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Polaroid, or an essay on symbolic power.

Photographs don't lie, but liars can photograph.

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The moment a photographer chooses a subject, he is working on the basis of a bias parallel to the bias expressed by a historian.

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Accustomed to studying stronismo  as a historical discourse from words, thinking and writing about the sequential work of Bernardo Puente has been an interesting challenge. Polaroid proposes an analysis not only of the past as history, or of the cult of personality from symbolic power, but also pretends to be a political and social exercise of present time, and even with some fear I must admit, grimly about the future.

Liar and complex, Puente also takes not only the photographic resources of immediacy -so identified with the 20th century- but also leads us through traps related to the photographic narrative itself: the supposed accessibility and sincerity of instantaneity._cc781905 -5cde-3194-bb3b-136bad5cf58d_

The dictatorship of General Alfredo Stroessner  had several pillars and bases, some more, others less, solid. Although the Colorado Party and the Armed Forces compete for the first places, the cult of his personality was definitely one of them. And it is currently, before his physical disappearance, one of the biggest allegations of his existence. 

This is the starting point for Bernardo Puente. Given his own family history, it is not surprising that it was about a civic-military dictatorship in the Río de la Plata. 

In some Asunceno flea market, where there are always plenty of stronismo fetishes, the artist has obtained a colored and embossed portrait, printed on plastic, of a very close-up of the dictator dressed in gala military uniform. The object, cheap, printed to be distributed massively, could well have been deducted from the salaries of public officials, national teachers, police officers and the military, or delivered during electoral campaigns where, more than demonstrated, it always ended up winning by an overwhelming majority. Conceived to be framed, it was expected that, more than an ornament, its presence would "sanctify" and expel all shadow of doubt about the loyalty of a Paraguayan family towards its "Only Leader".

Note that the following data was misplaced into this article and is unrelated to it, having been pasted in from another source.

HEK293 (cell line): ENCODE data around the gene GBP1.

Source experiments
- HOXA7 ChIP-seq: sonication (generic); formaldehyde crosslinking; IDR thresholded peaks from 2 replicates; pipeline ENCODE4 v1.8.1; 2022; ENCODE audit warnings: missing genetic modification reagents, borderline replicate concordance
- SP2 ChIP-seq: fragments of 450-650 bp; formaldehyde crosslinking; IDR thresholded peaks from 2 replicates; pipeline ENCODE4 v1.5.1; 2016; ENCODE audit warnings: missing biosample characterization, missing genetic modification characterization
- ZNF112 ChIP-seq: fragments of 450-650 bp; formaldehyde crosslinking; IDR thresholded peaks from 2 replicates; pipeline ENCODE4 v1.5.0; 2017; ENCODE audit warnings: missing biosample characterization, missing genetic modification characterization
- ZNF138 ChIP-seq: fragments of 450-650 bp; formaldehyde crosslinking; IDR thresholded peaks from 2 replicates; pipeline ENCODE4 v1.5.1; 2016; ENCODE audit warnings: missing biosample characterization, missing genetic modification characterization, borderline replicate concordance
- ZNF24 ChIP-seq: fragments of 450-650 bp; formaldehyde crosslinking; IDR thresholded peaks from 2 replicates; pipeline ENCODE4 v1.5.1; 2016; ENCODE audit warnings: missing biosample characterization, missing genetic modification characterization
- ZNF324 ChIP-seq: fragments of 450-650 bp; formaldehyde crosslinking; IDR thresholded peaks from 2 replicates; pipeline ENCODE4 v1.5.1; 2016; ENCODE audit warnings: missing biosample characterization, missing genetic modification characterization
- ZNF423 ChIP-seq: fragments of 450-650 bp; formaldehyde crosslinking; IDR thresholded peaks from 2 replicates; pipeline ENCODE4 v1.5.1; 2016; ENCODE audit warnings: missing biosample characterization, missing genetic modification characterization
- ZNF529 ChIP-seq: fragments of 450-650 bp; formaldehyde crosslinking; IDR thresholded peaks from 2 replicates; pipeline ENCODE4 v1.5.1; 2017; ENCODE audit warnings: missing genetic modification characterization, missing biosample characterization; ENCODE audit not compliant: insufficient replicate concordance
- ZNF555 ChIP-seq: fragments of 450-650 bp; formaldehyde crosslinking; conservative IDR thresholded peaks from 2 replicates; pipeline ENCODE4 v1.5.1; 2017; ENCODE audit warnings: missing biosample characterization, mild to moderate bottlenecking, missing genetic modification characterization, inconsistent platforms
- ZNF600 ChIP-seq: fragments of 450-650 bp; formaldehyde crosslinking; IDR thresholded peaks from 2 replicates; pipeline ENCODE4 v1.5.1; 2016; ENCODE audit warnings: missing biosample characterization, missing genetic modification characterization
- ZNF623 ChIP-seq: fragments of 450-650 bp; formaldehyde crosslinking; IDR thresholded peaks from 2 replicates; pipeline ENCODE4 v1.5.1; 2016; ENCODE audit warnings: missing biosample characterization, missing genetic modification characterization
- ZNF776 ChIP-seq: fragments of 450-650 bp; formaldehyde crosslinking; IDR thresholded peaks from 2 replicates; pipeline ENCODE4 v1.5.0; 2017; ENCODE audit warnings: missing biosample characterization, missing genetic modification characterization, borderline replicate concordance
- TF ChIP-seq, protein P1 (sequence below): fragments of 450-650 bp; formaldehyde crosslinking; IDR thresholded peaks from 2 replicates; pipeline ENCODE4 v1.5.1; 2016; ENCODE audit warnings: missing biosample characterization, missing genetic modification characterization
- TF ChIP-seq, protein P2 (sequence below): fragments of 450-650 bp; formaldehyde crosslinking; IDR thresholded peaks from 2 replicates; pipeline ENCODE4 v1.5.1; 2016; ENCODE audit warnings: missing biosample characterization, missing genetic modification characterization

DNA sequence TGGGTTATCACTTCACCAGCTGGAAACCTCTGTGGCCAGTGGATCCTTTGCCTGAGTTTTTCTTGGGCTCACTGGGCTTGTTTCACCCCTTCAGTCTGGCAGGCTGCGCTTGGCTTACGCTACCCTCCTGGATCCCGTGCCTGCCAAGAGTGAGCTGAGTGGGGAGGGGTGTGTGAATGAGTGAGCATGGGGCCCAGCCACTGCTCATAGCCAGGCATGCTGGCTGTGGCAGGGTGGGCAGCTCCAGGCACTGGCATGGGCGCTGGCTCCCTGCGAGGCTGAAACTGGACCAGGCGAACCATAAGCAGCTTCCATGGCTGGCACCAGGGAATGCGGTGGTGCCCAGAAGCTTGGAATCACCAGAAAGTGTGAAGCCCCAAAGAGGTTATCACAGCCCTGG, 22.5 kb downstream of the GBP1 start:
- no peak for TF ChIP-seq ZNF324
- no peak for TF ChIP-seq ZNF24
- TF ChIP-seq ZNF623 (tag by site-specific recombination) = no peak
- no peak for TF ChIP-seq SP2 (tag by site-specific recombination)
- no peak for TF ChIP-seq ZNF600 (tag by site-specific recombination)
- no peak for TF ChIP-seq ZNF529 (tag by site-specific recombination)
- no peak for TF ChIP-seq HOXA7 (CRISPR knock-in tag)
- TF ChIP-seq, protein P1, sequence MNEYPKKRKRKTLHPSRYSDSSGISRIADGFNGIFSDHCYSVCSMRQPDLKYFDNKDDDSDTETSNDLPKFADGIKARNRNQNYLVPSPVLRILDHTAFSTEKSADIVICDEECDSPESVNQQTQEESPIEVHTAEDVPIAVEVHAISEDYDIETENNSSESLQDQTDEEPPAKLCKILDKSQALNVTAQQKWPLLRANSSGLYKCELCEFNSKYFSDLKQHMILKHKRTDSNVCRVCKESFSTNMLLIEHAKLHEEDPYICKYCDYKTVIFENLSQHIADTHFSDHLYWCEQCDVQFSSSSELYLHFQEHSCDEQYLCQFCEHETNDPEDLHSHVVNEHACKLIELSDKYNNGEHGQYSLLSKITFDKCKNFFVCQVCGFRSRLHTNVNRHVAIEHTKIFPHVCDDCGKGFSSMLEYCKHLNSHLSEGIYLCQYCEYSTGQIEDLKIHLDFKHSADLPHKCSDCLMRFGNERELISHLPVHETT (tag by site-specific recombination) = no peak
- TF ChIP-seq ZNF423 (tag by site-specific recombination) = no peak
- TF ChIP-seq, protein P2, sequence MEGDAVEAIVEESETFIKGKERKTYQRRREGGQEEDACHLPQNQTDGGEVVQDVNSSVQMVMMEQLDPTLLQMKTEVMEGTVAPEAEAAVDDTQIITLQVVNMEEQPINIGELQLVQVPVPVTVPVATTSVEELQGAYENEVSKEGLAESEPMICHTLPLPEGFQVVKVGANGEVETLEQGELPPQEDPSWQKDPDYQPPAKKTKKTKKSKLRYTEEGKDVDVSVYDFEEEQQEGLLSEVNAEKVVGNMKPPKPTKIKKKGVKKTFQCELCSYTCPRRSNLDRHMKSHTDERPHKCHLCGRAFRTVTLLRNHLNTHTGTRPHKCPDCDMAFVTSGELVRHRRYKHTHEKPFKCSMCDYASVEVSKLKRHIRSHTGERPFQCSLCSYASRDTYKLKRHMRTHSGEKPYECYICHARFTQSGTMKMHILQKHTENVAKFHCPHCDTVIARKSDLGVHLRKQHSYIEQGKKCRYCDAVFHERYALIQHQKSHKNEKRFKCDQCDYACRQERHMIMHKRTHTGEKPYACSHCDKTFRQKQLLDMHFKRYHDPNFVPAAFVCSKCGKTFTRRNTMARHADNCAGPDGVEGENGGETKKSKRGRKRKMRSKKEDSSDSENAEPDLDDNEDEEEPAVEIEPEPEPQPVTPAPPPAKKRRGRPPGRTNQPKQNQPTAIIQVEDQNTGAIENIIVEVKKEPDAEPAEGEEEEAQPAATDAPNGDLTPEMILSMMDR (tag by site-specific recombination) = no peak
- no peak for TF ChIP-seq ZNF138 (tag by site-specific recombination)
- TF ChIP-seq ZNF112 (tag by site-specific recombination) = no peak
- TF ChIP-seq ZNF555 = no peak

Puente takes the past and brings it to the present by forcing it.

Away from everyday life, the imagined Stroessner, solemn, firm and powerful, for whom time also seems not to physically pass, is photographed a little more than a dozen times under countless filters, real and artificial; true and illusory, in order to identify feignedly segmented periods of his government.

Only something so completely false can be authentic.    

If the most popular slogan of immediacy is naturalness and frankness, are each of these pictures taken from the original, true because they are exact? In this second axis, on which Bernardo Puente rests, begins the moment of the historical and symbolic discourse on power.

To the fetish Stroessner, idealized and copied mass-inexpensive-portrait, the artist symbolically crosses representation with one of the phrases that has been most insistently used for populist purposes when comparing dictatorship with democracy in Paraguay: the security with which windows were left open in the home.

The course of the day in a window that may well, moreover, unconsciously hide behind bars -contradicting the central foundation of the phrase- is the representation of time in all the portraits copied following the direction of the hand of a historical time-clock.

Light is almost as disturbing an element as shadows. Although it should provide more clarity in the details, the image seems to acquire an oversized force in the shadows, disturbingly scrupulous, at every movement. Meticulous with every detail of the uniform and the shapes and lines of the face, the weight of power becomes suffocating and suffocating. In fact, the light (his time in government?) only reinforces the latent image that ends up being patiently built in the shadows. 

Stroessner is no longer in Paraguay. It is not even alive, and in each segment of present and future time it remains latent. 

The representation of its power and the impact of thirty-five years of authoritarian government left a model of society built or is it society that continues to be determined to build an ideal state from a past that is no longer there.

Does every image tell a story or is it History? Is Polaroid a mirror or a symbolic shape?

Is this perhaps the artist's trap-metaphor?


Ana Barreto Valinotti

Asunción, September 2020.

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